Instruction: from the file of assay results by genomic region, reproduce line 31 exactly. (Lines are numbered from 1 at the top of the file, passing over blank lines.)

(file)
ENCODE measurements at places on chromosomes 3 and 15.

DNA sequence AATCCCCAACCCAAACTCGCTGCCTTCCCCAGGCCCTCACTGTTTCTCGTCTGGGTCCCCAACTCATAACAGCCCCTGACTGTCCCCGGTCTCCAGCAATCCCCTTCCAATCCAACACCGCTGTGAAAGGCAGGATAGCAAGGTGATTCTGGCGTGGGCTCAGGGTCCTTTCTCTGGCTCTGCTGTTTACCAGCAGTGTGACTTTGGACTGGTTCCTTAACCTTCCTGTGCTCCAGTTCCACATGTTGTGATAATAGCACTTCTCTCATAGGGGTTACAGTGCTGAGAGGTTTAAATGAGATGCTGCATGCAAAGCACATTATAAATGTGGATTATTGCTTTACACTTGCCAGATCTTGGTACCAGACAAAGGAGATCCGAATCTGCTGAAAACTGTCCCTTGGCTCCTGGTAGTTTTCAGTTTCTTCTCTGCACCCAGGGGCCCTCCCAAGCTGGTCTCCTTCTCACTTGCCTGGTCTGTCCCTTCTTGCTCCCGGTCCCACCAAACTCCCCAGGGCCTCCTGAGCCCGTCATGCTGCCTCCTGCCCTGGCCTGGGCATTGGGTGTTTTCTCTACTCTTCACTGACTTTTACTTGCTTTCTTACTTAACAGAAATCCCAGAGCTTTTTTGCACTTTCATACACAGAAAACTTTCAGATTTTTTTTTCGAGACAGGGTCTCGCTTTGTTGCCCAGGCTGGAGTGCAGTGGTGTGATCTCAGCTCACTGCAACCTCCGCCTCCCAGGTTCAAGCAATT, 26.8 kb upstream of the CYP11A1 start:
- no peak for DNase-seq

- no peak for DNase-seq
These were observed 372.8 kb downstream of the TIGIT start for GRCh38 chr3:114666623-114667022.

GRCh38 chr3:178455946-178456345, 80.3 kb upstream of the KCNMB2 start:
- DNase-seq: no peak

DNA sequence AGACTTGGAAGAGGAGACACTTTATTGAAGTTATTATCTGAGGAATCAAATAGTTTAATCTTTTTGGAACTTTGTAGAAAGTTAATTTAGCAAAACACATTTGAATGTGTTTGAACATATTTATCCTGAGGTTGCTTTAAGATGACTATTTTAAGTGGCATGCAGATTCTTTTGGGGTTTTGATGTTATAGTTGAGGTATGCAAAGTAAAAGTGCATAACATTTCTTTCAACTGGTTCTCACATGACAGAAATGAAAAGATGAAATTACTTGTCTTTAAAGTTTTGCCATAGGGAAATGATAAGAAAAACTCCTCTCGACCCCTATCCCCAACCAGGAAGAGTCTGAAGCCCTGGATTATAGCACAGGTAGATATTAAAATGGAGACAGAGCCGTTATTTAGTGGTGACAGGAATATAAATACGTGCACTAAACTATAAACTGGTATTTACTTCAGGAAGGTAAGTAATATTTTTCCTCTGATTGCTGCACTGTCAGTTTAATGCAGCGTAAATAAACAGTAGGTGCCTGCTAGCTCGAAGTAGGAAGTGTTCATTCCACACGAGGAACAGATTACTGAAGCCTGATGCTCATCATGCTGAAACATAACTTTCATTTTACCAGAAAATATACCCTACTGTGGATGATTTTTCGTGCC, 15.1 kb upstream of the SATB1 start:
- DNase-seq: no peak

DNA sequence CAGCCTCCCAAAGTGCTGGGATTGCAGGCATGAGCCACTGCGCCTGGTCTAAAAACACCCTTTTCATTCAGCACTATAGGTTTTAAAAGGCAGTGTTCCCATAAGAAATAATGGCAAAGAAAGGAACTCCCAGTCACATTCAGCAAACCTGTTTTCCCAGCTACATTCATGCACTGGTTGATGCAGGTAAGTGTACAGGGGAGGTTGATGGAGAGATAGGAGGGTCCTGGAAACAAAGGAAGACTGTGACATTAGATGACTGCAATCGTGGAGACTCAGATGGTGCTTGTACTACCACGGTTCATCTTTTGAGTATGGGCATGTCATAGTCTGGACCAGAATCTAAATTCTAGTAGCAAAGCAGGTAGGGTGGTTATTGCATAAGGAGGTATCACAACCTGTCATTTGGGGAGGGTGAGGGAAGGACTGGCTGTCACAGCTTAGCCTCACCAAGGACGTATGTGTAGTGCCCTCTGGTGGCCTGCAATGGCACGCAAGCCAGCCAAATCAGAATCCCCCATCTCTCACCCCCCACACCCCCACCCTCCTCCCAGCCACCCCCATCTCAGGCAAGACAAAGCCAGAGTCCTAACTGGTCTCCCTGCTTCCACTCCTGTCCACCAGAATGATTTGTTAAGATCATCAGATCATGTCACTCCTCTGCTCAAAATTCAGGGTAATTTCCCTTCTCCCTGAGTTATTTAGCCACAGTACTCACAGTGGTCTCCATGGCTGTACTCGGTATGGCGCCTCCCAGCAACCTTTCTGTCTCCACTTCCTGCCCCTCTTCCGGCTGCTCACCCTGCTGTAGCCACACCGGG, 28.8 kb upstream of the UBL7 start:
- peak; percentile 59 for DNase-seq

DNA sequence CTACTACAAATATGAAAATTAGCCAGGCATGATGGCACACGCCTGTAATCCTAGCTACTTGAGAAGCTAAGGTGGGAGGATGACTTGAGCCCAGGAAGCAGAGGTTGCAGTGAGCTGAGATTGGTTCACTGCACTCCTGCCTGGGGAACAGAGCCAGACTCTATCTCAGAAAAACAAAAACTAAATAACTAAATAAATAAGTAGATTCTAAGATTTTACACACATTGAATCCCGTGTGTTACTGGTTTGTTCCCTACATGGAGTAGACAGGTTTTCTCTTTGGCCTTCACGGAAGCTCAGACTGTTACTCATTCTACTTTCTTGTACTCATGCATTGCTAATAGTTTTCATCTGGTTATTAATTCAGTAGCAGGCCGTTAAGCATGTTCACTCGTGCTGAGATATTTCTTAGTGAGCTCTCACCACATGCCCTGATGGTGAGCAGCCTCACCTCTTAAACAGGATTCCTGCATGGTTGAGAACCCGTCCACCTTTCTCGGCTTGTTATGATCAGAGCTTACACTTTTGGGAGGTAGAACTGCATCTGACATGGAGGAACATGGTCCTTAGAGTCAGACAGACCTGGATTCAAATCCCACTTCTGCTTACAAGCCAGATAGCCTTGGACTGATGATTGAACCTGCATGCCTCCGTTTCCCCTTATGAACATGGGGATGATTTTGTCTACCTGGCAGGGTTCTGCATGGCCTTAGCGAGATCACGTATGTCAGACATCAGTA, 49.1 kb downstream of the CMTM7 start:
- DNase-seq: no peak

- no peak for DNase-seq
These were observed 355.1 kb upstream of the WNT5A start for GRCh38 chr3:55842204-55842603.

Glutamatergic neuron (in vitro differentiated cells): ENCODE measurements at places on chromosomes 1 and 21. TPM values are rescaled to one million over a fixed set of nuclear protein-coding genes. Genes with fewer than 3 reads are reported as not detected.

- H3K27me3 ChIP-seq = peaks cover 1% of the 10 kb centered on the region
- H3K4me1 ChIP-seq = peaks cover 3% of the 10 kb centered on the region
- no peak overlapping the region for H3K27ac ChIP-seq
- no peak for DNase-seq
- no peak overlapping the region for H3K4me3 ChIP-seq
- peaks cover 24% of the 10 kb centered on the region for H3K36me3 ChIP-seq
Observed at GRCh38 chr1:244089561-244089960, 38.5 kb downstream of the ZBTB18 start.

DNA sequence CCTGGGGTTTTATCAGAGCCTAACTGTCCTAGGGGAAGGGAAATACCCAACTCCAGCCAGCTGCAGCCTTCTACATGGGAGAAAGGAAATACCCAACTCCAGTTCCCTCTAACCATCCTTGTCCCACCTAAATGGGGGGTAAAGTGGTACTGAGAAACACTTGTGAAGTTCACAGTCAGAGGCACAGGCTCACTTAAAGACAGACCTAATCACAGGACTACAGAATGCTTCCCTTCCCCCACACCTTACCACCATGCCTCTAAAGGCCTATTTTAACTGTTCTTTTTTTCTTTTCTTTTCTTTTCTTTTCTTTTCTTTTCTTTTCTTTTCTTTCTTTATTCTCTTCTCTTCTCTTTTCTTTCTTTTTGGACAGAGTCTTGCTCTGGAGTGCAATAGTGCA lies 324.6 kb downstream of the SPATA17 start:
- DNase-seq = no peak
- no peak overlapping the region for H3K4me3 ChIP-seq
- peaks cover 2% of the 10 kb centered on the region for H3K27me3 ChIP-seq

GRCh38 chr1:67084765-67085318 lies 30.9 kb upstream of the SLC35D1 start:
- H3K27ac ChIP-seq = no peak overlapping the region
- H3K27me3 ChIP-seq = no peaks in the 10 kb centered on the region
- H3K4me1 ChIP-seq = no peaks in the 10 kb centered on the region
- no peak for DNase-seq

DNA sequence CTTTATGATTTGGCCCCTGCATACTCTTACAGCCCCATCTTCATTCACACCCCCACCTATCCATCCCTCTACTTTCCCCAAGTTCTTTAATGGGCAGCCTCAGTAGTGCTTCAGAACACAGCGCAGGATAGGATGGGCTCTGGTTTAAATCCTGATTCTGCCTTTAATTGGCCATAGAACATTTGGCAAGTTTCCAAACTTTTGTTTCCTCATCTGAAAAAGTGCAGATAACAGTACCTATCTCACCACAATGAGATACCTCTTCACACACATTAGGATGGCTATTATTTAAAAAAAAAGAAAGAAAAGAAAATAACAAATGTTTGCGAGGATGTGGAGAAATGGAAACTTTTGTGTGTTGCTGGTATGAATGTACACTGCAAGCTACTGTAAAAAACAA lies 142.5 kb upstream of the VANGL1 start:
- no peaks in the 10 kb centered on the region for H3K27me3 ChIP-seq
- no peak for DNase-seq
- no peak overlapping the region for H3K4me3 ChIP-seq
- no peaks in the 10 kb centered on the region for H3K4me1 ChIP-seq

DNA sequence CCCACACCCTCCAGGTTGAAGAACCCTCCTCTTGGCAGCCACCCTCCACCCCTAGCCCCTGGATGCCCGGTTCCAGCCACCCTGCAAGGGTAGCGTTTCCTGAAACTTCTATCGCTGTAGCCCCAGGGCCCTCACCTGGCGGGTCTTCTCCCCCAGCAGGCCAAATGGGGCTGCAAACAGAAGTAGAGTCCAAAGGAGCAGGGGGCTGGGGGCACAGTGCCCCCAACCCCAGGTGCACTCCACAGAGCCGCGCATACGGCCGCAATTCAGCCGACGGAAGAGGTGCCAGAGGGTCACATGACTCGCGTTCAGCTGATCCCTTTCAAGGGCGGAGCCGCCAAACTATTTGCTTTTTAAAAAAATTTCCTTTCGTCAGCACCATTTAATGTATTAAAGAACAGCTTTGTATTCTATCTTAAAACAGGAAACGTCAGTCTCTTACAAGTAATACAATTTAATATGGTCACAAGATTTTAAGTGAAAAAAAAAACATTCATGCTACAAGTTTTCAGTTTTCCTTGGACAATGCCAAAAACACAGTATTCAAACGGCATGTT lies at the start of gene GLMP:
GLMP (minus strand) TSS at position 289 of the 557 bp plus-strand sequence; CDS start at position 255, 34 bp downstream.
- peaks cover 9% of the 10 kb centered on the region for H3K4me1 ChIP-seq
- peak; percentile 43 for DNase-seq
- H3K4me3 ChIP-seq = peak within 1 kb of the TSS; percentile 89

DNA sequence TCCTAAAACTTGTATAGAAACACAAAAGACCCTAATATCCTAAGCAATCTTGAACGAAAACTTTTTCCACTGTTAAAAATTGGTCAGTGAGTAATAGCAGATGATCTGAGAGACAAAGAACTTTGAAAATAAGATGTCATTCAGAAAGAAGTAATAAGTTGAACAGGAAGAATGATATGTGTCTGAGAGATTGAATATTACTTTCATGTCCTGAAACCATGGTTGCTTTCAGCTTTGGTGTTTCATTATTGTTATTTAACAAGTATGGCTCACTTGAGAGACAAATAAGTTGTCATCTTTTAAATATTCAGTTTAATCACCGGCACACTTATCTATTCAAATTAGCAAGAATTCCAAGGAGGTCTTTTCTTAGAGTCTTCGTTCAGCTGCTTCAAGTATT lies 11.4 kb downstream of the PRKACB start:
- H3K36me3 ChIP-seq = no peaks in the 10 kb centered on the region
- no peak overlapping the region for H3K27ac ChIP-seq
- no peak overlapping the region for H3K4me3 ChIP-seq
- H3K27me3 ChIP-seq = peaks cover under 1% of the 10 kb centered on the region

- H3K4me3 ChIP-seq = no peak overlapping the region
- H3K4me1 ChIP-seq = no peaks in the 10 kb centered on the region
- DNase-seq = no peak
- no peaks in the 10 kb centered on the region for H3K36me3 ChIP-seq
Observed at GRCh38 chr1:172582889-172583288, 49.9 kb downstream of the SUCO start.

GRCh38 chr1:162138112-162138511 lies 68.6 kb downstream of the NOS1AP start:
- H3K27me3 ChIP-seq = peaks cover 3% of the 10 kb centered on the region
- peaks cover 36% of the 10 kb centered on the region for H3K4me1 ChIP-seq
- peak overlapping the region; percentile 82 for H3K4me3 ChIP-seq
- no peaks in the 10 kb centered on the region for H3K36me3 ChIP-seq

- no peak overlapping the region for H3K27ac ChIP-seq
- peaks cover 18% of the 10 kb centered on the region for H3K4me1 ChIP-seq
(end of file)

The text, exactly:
- H3K4me1 ChIP-seq = no peaks in the 10 kb centered on the region